By Renee Jackson
Exploring Social Impact
Decode Global is particularly interested in the social impact of the game Get Water! Social impact can potentially reveal itself in many forms, and can possibly even make itself known many years down the road. The questions we had in relation to social impact going into the Linden School to look at the game with grade six girls were:
- Does the game affect player awareness of global water shortage and the consequential effect on girls education?
- Do participants talk about the game with others afterwards, spreading this awareness?
- Are they interested in learning more about the issues?
This research project was a small-scale case study exploring these questions.
Last blog entry we learned that it is definitely true that overall the grade six girls at the Linden School found the game to be fun. They are aware that it is about water shortages in South Asia, and that it is often necessary for girls to walk really far to gather water for their families. Less prominent was the understanding that girls are missing out on their education as a result of this.
Another study of the social impact of the game at a Canadian University, with adults above the age of 18, has revealed that 16/18 people from the study discussed the game with others and 8/16 attempted to learn more about the issues in the month following the initial game-play. This doesn’t seem to have happened with the grade six students. It could be that adults, particularly those who attend university, are less distracted by the fact that Get Water! is a game, and more interested in the content, and that children may be more prone to thinking of a game as a game, first and foremost. In an attempt to look into the more natural response of the participants, that is, without prompting by me, I was in touch with 2/11 of the parents by email. The idea was to allow a bit of insight into what the girls would naturally report to family, of their own accord. These parents reported that the topic of the game came up because they had considered it fun, but the focus, again, seems to have been on the game itself more so than the underlying issues.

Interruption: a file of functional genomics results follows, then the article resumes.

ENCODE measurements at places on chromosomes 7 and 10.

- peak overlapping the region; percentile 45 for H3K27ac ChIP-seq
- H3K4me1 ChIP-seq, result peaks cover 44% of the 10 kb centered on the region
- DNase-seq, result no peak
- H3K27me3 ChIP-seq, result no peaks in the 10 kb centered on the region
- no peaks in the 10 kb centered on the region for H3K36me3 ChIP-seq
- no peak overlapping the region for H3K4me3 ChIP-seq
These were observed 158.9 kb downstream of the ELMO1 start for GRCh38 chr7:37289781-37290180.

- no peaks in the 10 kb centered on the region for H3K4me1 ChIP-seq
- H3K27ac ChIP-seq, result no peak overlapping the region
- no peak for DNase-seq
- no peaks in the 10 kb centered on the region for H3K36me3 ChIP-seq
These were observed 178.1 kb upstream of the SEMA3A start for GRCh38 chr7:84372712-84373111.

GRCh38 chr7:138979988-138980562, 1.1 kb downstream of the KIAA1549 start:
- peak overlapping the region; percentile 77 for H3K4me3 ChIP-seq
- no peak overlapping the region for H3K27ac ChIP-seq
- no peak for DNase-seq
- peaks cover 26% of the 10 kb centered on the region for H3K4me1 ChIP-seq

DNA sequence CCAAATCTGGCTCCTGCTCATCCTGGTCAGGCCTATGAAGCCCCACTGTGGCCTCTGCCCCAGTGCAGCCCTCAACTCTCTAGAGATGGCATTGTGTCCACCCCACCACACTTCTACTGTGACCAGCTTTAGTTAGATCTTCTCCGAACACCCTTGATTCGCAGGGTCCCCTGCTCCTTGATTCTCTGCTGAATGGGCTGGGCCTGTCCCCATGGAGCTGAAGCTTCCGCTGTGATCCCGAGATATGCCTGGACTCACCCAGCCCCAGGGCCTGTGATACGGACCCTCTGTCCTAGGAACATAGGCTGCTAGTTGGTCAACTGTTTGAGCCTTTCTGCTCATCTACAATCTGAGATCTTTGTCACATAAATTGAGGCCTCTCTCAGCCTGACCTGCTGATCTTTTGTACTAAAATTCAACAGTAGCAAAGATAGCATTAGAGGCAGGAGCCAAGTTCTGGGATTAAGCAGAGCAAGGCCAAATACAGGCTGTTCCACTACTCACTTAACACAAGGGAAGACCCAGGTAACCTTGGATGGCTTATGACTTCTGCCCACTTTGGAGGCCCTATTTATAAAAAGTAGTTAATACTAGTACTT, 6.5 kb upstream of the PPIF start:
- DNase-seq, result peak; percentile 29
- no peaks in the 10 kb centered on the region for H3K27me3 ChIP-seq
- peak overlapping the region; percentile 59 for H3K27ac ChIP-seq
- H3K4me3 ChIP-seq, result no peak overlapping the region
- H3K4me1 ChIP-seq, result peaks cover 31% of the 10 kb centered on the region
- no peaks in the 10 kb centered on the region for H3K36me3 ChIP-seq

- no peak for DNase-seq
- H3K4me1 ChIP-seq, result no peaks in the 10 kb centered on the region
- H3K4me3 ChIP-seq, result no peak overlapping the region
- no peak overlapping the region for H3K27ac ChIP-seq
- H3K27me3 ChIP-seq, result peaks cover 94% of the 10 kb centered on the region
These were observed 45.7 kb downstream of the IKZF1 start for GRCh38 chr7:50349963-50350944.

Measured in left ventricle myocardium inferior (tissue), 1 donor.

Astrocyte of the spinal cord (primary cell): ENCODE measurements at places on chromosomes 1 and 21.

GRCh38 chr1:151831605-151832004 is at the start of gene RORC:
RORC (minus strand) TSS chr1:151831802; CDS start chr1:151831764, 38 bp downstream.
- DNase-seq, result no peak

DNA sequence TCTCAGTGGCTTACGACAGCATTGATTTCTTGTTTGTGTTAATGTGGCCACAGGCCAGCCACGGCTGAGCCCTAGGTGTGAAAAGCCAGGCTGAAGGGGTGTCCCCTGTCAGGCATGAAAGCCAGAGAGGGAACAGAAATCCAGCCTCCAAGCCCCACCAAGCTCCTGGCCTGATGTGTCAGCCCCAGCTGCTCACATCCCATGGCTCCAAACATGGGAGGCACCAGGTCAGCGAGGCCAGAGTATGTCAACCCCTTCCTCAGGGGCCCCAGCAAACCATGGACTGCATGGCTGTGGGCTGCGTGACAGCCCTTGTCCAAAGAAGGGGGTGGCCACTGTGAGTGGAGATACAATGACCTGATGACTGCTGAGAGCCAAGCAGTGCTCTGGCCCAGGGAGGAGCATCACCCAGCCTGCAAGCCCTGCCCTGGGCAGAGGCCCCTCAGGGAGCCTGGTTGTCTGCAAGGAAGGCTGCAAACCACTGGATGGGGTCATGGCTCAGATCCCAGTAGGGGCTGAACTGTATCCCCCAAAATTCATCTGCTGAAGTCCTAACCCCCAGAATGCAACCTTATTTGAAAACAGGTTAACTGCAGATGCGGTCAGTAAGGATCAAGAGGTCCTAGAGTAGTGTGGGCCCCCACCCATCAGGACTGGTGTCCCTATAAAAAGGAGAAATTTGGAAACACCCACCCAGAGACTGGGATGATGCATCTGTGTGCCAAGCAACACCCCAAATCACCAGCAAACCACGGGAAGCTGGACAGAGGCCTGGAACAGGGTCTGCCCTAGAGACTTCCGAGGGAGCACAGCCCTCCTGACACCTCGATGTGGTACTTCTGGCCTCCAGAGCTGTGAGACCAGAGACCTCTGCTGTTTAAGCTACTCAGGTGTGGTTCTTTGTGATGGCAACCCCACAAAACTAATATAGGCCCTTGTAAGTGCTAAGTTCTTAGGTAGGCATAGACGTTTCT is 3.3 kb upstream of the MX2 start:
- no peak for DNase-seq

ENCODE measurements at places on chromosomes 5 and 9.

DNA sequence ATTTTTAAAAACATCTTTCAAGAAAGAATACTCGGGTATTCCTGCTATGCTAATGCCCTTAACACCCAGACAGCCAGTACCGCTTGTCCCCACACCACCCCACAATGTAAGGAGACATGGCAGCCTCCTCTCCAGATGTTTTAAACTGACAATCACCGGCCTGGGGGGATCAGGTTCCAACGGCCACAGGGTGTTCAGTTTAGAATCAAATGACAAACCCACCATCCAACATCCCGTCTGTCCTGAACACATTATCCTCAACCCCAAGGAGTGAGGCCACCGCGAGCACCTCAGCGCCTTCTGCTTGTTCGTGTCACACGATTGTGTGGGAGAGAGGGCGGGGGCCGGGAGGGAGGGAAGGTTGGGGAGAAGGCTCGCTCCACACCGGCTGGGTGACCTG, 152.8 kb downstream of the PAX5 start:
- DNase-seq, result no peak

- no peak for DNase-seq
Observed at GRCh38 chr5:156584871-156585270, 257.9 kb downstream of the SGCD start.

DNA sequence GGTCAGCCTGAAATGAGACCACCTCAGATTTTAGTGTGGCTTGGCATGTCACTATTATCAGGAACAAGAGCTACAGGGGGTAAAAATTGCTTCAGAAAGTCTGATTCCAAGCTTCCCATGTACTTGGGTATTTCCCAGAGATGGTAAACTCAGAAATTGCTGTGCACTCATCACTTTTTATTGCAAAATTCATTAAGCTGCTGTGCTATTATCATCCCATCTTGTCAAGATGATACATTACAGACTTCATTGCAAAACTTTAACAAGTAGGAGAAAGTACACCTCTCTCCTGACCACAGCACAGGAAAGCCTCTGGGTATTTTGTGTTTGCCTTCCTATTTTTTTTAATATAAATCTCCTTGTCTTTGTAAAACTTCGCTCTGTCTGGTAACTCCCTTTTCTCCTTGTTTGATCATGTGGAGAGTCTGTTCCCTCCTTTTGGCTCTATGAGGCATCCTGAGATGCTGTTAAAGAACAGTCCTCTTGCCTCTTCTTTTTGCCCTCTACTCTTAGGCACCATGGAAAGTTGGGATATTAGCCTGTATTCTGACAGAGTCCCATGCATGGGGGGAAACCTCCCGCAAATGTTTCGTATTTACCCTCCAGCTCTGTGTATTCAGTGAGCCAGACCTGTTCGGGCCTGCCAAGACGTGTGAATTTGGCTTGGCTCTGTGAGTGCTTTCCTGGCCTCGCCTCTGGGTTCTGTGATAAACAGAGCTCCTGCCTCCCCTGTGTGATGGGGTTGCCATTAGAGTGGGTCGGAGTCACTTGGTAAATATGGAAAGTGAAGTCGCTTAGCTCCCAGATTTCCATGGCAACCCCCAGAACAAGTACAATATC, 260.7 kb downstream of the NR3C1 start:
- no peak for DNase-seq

Girls are thought to take less of an interest in video games than boys (Glos & Goldin, 2000; Hayes, 2009; Children Now, 2001; Klawe, 2002).
Though this is just a small exploratory case study, it points in the direction of the video games and education literature, wherein the importance of the role of teachers in relation to the impact video games can have in the classroom, is stressed (Squire & Jenkins, 2003). This particular video game can become an interesting and engaging catalyst leading into deeper exploration and discussion about the issues behind it. Although the grade six students at The Linden School did not discuss the water related issues alluded to in the game to any great extent, some other interesting patterns are beginning to surface as I look more closely at the data.
Most of what the girls had to say related to game-play (experience of the game) and game mechanics (rule based system)